Feeling a bit under the weather? These tried-and-tested tips will help to make the process of fighting a cold or flu a little easier.
With the weather growing colder and rainy days becoming a more frequent occurrence, it’s no surprise to see the number of people struggling with a cold beginning to rise.
It’s one of those frustrating things which tends to befall us all at some point during autumn and winter – one day, you notice a slight sniffle, and the next, it feels like razor blades are passing their way through your throat with every swallow. In short, it’s rubbish.
But just as there are things you can do to boost your immune system and try to avoid catching a cold in the first place, there are also things you can do to help your body fight off a cold and, perhaps most importantly, ease those frustrating symptoms.
So, to give you the tools you need to get through the chaos of cold season, we’ve put together this list of the best ways to make yourself feel better while fighting a cold. Keep reading to get started.
NB: if you have any of the three main coronavirus symptoms (high temperature, new, continuous cough or a loss or change to your sense of smell or taste) you should consider taking a test, staying home and isolating yourself from others.
Drink lots of water
If you don’t already drink lots of water, now’s the time to get on it. Not only is drinking lots of water great if you’ve got a fever (it helps to replace the water you lose through sweat), but good hydration is said to help ease congestion.
Make honey and lemon
Honey and lemon is one of those classic cold remedies – and for good reason. Adding a splash of lemon juice to your drinks is said to help ease congestion, and honey is bursting with incredible qualities; a study from the University of Oxford showed that it is more effective at beating respiratory tract infections than commonly prescribed medicines.
Indeed, as Dr Claudia Pastides, GP for Babylon Healthcare, previously told Stylist, honey is full of compounds known for their antioxidant, anti-inflammatory, antimicrobial and antiviral effects, which help to relieve inflammation in the throat and upper airways.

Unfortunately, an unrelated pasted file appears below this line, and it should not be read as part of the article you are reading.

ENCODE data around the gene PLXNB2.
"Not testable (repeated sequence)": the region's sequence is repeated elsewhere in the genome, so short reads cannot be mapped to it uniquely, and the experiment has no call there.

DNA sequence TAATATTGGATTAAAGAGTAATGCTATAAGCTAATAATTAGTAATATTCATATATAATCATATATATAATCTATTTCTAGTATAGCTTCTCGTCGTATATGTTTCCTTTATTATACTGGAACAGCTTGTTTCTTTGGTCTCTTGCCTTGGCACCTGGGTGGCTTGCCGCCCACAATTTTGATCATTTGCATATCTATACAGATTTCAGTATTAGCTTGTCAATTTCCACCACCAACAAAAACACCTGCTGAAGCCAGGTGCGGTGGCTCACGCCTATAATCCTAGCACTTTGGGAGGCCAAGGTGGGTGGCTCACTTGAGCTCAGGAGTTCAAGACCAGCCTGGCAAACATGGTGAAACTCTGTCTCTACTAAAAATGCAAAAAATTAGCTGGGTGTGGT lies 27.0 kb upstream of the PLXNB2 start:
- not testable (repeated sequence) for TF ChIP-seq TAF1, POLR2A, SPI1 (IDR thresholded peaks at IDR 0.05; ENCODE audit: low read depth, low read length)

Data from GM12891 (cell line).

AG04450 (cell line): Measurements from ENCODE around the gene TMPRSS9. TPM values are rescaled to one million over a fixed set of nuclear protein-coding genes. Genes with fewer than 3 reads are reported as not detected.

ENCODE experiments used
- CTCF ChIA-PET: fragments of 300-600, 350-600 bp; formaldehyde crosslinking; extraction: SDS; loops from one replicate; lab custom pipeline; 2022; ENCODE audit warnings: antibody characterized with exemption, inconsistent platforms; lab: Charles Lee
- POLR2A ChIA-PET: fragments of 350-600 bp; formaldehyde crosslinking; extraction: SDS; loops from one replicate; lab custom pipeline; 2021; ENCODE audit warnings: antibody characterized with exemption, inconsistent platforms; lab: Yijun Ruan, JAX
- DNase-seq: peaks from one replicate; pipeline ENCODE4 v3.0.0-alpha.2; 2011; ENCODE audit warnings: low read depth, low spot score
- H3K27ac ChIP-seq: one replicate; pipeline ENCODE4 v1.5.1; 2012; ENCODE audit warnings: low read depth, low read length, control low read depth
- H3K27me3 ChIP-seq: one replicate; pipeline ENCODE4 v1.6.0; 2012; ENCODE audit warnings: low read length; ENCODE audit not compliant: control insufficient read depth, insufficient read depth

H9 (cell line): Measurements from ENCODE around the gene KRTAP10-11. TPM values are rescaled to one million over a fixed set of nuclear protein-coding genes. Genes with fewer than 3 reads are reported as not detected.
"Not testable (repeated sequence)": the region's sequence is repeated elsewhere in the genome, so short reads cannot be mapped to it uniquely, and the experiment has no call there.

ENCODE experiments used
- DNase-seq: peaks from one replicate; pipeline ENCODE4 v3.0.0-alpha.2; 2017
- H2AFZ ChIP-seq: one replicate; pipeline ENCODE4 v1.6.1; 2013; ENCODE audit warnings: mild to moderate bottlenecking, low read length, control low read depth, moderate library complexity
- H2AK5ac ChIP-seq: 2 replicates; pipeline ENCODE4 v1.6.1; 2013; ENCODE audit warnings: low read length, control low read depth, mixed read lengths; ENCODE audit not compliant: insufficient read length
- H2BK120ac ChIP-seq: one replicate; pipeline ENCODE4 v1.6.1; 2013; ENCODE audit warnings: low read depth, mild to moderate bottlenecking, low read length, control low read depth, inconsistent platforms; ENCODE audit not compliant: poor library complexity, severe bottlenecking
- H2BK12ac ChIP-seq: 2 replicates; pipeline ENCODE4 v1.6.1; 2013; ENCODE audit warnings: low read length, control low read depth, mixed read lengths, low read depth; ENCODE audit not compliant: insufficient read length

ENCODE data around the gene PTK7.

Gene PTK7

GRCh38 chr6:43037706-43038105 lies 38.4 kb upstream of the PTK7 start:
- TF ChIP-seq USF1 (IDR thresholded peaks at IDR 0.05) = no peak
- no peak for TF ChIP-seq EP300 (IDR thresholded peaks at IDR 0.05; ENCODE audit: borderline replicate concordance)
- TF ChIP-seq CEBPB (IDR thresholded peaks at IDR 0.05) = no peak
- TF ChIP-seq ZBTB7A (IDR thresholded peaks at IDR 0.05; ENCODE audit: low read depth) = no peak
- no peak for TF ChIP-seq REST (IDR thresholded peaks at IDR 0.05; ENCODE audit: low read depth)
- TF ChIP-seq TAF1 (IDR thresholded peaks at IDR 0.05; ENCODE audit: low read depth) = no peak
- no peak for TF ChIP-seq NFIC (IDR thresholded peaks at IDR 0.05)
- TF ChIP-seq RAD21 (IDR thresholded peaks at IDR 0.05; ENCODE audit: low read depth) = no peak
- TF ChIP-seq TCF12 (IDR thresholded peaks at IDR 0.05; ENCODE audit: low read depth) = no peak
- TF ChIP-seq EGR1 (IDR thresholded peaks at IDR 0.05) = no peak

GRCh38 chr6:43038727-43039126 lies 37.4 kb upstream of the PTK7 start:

Have a hot bath (or shower)
If your cold has left you feeling stiff and achey, taking a nice long dip in a hot bath could do just the trick.
The steam from a hot bath (or shower) can help to loosen mucus, and adding an essential oil like tea tree or peppermint to the water can help to soothe your nasal passages.
Invest in some good tissues
Using good tissues may not alleviate any of your symptoms, but it will make the process of dealing with them feel that little bit nicer. Go on, you deserve it.
Grab a hot water bottle
In a similar way that a hot bath or shower can help with muscle cramps or aches, a hot water bottle can help to relax muscles. It’s also a good way to stay warm – something scientists have found helps to boost your body’s immune response.
Drink hot liquids
You’re not imagining it: drinking a hot cup of tea or squash can help you to feel better when you’re fighting a cold. In fact, a study from Cardiff University previously found that a hot drink of fruit cordial can provide “immediate and sustained relief” from cold symptoms such as a runny nose, cough or sore throat.
Sleep, sleep, sleep
It may seem simple, but getting lots of sleep is one of the best things you can do when you’re fighting a cold.
Not only will getting a good night’s sleep boost your mental health and help you to feel more awake in general, but sleep is critical for regulating your immune system and facilitating the release of T-cells – the white blood cells that help to fend off infection.
Lay a damp facecloth on your forehead
If you’re feeling particularly feverish, using a damp facecloth as a cold compress is an easy way to cool yourself down. It can help you to feel more refreshed and slightly less grotty even if you haven’t got a fever, too.
Chat to a friend
Outside of the realms of physical health, having a cold can make you feel a bit rubbish mentally, too – especially if you have to miss out on seeing friends and family as a result.
To counteract this, reach out to a friend or family member if you’re feeling up to it. Not only will it help you to cheer you up, but it’s also a great way to distract yourself from your symptoms.
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